Currently, TravelPerk is maintaining its core focus while creating more partnerships with companies like Soldo (a spend management platform with prepaid company cards). This way, we can provide customers with a 360° business travel offer, while staying true to what we do best. Using our SaaS software, finance teams can streamline their business travel programs, gaining control and visibility over budgets while business travelers maintain their autonomy. It’s a win-win situation for everyone. 

phone with a chord

Why startup CFOs need to master clear communication

At TravelPerk, we’re all about in-person connection and communication. That’s why it’s not surprising that Huw mentions effective communication as one of the keys to succeeding as a CFO. 

Part of this involves strategic transparency. There’s no question that transparency is crucial in business, and people appreciate it — a Paychex survey showed that 83.3% of employees with very transparent employers were satisfied with their jobs. However, this need for transparency doesn’t necessarily apply to every single issue: the survey also showed that employees were mostly concerned with issues that directly affected them.

According to Huw, “extreme transparency” can quickly turn into a series of unwanted distractions. While teams absolutely need to know about key issues, overloading them with irrelevant information will simply waste their time. Truly effective communication is about delivering the right information, to the right people, at the right time. While this concept isn’t complicated, it does require commitment and work.

On the other hand, when it comes to goal-setting and targets, it’s better to err on the side of “overcommunication”. Huw recommends a radically open and honest approach to sharing progress and context. This way, teams can remain aligned and understand why targets have been set the way they are.

On a personal level, CFOs need to remember to give themselves the space they need to be effective communicators. Huw likes to set aside 45 minutes of “alone time” after he comes home to relax and rebuild his energy. However, he also finds that being around people can be energizing — during the lockdown, this became especially clear.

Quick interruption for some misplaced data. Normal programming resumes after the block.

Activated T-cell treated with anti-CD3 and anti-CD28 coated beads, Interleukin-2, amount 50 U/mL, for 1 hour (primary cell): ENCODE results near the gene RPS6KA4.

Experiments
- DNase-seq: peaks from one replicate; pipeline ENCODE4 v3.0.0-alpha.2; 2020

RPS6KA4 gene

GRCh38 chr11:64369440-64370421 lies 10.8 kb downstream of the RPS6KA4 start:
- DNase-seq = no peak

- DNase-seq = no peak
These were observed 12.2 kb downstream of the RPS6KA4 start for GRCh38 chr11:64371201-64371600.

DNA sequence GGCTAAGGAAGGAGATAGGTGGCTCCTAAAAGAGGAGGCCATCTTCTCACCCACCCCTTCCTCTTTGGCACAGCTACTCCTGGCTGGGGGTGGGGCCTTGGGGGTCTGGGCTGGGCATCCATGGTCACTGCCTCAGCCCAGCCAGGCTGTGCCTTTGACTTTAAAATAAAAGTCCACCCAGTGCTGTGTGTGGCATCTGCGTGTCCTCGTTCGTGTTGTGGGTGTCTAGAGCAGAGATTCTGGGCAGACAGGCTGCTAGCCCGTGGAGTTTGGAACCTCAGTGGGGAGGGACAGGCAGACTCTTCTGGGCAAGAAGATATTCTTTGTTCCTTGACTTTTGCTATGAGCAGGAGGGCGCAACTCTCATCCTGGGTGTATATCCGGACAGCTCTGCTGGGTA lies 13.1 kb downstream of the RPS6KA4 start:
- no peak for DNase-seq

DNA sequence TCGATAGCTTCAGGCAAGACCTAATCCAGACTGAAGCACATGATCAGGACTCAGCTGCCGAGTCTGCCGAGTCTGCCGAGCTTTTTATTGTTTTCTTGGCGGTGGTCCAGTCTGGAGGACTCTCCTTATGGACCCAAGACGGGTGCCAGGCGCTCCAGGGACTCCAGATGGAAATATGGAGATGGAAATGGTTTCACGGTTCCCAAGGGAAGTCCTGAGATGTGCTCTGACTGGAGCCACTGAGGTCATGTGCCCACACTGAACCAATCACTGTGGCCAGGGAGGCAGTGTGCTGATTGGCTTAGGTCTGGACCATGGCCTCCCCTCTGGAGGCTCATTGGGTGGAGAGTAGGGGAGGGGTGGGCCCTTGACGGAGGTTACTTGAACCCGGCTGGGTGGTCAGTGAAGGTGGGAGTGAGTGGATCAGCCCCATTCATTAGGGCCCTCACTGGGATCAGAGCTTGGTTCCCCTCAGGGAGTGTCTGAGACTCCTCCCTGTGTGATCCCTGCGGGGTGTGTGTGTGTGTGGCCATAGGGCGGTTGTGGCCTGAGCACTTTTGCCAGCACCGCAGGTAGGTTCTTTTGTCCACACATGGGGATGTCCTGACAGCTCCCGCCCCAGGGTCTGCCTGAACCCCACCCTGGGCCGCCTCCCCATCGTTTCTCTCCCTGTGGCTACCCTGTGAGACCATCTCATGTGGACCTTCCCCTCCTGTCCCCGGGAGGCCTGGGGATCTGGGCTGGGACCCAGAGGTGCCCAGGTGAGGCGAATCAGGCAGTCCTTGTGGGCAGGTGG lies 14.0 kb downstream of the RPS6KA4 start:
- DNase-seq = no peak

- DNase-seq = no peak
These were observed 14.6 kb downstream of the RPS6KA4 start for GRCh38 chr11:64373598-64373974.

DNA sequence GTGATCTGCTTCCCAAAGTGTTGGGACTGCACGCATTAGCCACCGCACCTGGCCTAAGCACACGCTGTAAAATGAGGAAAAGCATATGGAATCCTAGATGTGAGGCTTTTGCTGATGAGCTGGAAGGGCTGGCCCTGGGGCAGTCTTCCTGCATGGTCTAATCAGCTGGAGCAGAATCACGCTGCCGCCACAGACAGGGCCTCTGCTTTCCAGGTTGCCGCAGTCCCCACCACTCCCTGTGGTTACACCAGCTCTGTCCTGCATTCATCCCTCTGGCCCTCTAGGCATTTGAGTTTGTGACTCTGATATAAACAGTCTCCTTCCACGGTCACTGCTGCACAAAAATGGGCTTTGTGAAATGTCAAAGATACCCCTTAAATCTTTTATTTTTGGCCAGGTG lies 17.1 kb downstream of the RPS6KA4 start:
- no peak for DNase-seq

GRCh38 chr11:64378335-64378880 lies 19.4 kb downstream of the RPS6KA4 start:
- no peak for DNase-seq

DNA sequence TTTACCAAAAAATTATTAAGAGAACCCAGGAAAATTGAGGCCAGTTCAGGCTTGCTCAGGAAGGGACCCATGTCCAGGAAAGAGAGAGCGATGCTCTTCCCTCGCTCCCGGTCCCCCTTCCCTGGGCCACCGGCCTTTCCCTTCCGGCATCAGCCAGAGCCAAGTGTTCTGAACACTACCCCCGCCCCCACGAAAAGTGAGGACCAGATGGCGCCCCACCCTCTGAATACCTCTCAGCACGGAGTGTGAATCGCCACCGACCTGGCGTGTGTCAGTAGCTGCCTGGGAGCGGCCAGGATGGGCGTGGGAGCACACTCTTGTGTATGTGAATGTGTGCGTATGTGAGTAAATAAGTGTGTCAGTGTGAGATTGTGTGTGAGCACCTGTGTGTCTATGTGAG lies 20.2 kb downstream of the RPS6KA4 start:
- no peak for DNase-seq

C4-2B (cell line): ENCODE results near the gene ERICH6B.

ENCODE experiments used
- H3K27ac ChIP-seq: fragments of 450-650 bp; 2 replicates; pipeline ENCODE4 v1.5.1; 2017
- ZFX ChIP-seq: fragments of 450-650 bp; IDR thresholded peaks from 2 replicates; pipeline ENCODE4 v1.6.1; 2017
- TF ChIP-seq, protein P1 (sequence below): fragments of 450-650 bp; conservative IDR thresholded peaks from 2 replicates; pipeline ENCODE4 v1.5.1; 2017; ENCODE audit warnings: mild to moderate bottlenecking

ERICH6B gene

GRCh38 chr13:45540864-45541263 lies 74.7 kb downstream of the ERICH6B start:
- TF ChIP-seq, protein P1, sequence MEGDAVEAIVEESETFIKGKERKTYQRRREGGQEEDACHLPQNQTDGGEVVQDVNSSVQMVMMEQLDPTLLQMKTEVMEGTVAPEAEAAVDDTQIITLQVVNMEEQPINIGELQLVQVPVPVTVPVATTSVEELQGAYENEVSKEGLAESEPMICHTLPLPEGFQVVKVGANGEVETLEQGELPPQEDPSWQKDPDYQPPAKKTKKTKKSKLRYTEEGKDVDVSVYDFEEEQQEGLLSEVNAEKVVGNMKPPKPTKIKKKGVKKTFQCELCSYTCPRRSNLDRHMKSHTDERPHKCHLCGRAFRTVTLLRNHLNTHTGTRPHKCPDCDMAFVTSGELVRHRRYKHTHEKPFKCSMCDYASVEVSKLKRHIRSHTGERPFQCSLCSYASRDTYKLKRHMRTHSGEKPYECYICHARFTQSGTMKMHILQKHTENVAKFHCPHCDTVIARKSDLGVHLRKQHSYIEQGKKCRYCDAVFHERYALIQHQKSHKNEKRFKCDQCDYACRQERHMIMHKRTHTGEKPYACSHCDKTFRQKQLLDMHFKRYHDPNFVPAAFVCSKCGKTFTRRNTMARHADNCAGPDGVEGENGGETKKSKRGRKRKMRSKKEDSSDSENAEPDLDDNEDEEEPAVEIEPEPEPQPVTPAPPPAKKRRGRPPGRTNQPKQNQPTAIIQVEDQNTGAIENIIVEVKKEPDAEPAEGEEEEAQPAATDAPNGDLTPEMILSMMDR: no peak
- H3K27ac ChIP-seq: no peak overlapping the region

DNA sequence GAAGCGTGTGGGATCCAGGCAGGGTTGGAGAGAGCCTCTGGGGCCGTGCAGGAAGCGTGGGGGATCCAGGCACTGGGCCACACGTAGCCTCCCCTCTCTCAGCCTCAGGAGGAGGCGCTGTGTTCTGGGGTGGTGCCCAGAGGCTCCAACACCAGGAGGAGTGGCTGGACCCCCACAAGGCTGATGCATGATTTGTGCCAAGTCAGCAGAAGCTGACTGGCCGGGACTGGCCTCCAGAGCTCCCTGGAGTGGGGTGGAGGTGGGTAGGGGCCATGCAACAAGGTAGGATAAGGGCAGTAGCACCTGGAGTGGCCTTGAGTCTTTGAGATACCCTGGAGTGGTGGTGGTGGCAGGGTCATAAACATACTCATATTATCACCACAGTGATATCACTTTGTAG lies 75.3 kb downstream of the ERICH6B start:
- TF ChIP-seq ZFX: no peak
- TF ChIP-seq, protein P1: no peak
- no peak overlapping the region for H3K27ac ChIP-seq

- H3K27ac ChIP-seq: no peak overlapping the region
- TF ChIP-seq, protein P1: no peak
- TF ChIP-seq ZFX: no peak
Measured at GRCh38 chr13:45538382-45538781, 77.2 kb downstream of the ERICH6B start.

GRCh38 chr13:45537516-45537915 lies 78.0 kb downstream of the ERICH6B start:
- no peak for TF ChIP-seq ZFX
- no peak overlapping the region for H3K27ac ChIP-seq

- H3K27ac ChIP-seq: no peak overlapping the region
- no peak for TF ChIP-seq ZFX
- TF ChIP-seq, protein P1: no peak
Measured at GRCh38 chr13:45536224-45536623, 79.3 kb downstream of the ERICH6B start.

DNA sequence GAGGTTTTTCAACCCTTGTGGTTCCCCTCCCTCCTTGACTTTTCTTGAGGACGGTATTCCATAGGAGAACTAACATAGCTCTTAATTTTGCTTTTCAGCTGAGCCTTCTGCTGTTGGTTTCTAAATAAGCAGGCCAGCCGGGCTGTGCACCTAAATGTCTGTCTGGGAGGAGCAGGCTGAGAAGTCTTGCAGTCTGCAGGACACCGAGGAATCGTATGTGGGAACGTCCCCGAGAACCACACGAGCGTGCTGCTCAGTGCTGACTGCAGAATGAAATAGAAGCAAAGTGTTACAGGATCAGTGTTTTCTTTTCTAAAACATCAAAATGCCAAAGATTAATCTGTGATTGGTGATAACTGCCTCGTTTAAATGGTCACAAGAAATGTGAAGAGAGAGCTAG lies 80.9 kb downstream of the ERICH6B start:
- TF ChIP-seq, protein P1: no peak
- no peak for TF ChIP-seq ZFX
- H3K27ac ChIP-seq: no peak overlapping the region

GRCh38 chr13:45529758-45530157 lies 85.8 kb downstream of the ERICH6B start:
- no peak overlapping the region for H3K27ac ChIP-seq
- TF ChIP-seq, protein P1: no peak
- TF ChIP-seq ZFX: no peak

darts target wall

Setting goals and KPIs at a fast-paced tech startup

While highly-ambitious targets are appealing to investors, these targets also need to be realistic and achievable for the team. The goal is not just to get people to the next target, but to enable them to work sustainably without burning out.

At TravelPerk, the executive team meets regularly to brainstorm targets, then hands them off to the extended leadership team for feedback before finalizing. While it’s inevitable that targets will be missed sometimes, it’s important to keep this in check — occasionally missing a target by 10% might work out, but missing one by 50% would be very demoralizing.

Huw believes that targets must always be fair. For example, he recalls a situation in a previous job where employees at lower levels of the company hierarchy were given more ambitious targets than their seniors. They would frequently miss targets, causing them to feel disappointed, while the management team would receive bonuses. To avoid this type of outcome, Huw advocates for setting realistic targets across the organization, while being transparent with both employees and the board of directors.

To balance achievability with ambition, TravelPerk’s leadership team allocates around 10% of resources to “moonshot goals” (highly ambitious, innovative goals) and 70% to “incremental goals” (core, routine tasks of the business).

Cool company event

Becoming a successful CFO in the tech world

If there is one key goal startup CFOs have, it’s this: move faster with fewer resources. Of course, this is a serious challenge. To meet their objectives, today’s CFOs frequently choose to invest in software solutions like TravelPerk and free up their employees’ time for higher-value tasks.

You’re a leader first, and a CFO second.

Huw Slater, COO at TravelPerk

What his statement means is that, although CFOs are responsible for accounting functions, financial planning and analysis, metrics, and cash flow management, a CFO’s top priorities should be communication and higher-level business strategy. Successful CFOs should over-index on leadership by focusing on both team goals and company goals. The finance function should support the company’s overall strategy from a cooperative, rather than confrontational, standpoint.

Huw’s final words of advice for finance leaders are:

Run towards the flames… find the hardest problem that exists in the company. Just go and help somebody, get it done. That’s how you grow.

Huw Slater, COO at TravelPerk